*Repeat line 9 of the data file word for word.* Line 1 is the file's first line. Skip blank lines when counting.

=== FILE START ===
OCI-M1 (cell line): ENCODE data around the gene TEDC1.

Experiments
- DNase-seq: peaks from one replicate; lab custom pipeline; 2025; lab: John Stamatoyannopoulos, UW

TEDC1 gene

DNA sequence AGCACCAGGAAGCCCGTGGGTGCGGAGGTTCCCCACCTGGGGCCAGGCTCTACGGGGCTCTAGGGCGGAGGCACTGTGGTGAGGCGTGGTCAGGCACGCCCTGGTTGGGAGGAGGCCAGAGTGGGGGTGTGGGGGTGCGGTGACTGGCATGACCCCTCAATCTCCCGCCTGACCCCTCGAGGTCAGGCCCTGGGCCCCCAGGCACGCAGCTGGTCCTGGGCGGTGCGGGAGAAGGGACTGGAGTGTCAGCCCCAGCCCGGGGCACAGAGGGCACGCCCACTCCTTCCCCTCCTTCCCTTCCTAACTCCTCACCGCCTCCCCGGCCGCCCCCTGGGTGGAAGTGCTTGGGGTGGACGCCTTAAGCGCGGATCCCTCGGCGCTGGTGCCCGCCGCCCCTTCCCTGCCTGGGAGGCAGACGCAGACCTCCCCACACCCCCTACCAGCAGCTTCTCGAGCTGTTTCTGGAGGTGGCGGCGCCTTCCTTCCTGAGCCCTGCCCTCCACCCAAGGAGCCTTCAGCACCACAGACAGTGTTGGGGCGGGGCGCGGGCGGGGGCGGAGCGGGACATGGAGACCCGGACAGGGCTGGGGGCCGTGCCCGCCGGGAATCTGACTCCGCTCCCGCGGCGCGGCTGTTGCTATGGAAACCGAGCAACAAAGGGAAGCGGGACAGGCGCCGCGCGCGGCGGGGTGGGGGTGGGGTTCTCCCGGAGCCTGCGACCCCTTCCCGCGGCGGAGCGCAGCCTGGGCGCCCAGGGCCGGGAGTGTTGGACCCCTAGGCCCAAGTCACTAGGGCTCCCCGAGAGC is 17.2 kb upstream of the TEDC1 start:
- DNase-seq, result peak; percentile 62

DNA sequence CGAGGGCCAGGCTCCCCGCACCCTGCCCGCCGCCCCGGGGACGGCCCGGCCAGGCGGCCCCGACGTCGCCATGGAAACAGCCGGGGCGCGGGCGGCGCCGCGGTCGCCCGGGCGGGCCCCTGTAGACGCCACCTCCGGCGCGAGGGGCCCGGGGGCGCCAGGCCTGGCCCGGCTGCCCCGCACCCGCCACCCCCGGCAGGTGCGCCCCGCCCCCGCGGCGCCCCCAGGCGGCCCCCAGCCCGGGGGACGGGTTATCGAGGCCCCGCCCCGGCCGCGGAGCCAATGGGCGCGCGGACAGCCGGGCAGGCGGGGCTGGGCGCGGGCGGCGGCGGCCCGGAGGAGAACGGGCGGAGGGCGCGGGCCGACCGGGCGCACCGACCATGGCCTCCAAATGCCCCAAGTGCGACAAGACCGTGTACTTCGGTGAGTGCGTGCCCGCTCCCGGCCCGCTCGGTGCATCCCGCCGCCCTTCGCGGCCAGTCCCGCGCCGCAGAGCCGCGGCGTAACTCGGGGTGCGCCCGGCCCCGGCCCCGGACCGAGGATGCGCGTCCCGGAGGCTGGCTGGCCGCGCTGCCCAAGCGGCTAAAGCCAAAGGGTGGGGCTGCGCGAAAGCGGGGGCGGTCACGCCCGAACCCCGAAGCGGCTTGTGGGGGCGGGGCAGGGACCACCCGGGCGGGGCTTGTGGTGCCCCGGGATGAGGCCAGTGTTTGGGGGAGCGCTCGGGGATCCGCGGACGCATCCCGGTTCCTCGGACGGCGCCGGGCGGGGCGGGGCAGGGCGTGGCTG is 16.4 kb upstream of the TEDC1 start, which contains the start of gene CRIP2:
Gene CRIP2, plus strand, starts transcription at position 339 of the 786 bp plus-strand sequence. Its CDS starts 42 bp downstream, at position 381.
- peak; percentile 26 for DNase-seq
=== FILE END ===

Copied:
- peak; percentile 26 for DNase-seq